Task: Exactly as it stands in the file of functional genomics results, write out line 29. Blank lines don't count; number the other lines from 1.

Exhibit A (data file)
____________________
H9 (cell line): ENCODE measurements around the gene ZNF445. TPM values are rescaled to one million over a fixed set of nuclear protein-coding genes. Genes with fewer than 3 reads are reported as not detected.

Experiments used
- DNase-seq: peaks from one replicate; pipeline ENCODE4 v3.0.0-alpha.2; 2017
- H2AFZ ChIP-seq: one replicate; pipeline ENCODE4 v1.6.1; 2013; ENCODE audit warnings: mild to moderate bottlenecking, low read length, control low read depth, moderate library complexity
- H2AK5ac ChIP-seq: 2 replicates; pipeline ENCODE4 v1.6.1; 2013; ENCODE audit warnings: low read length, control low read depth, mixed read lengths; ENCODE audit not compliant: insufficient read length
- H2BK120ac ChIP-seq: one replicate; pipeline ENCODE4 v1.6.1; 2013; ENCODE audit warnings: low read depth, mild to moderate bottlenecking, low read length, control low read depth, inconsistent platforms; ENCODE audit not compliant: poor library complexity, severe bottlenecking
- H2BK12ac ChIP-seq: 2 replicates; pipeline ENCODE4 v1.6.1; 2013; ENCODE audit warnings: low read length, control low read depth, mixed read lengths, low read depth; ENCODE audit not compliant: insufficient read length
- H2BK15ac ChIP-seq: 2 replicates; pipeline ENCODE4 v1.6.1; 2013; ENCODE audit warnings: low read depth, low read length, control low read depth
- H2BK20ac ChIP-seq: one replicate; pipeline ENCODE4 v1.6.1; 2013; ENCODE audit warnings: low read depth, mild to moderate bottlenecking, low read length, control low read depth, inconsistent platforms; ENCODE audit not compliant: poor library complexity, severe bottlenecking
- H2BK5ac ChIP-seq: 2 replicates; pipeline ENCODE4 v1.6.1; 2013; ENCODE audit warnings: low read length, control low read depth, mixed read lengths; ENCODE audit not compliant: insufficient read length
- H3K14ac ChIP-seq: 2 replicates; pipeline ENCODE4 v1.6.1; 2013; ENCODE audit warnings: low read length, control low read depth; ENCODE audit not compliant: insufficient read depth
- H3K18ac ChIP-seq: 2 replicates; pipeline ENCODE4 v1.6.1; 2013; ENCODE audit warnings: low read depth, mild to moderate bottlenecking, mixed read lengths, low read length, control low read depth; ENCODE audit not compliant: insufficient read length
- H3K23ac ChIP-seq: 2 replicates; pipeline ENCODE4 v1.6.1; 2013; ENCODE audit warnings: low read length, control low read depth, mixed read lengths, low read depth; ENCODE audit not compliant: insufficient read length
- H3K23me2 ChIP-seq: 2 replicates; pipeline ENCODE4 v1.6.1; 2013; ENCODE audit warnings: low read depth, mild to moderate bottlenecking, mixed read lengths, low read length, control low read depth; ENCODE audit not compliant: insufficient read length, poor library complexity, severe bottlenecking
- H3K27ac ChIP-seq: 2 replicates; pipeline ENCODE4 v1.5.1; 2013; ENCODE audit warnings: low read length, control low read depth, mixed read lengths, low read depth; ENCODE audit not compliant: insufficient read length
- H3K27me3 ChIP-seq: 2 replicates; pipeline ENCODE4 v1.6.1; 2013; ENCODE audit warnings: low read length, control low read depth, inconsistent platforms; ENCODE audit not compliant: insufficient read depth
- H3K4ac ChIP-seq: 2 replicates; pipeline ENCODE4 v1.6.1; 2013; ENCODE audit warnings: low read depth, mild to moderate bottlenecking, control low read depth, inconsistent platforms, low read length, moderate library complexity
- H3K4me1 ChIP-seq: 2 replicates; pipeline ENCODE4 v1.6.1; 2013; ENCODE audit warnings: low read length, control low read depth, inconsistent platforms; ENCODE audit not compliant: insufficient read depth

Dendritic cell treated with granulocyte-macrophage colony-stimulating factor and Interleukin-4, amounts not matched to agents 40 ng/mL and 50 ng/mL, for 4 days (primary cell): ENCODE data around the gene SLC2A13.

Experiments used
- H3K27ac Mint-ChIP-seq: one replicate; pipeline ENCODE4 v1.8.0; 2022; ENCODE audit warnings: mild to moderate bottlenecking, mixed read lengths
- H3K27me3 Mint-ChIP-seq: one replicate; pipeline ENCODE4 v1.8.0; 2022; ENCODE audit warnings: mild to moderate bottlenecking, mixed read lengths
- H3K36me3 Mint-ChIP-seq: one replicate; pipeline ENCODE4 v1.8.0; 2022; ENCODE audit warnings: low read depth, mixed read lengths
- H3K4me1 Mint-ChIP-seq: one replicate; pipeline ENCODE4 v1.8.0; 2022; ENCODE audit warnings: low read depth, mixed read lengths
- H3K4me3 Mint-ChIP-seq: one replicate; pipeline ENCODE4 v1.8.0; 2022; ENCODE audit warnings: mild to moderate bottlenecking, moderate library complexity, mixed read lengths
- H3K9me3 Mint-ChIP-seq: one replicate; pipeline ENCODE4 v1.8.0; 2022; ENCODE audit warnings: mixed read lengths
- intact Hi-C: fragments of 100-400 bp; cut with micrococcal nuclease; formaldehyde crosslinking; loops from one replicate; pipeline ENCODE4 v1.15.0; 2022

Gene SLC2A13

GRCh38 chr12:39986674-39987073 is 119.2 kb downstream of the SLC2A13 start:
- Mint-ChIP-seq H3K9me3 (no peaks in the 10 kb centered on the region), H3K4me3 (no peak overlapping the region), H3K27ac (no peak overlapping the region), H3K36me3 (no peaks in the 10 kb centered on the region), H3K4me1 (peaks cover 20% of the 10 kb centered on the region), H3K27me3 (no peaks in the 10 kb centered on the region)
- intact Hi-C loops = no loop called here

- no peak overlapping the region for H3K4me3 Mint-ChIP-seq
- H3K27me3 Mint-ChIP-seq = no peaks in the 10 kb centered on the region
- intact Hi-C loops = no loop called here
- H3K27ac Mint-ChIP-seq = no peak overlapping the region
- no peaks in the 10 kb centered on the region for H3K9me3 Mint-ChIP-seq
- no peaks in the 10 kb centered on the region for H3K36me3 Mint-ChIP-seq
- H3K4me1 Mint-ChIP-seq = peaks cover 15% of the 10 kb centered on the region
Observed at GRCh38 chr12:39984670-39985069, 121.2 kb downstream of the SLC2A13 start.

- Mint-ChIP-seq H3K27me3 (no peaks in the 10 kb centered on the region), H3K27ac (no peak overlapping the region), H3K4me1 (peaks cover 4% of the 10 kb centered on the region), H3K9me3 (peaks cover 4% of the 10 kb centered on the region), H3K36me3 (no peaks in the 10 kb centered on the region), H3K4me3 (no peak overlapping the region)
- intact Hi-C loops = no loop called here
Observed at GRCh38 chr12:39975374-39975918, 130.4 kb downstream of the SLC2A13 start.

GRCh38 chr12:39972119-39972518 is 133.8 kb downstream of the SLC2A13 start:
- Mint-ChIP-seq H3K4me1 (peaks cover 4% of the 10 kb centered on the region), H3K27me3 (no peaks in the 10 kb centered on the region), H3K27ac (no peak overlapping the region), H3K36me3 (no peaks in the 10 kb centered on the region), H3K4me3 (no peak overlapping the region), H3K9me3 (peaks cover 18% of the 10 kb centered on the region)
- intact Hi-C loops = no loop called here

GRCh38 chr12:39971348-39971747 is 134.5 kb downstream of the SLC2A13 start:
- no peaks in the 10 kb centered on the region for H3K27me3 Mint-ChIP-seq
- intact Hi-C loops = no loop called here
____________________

GRCh38 chr12:39986674-39987073 is 119.2 kb downstream of the SLC2A13 start: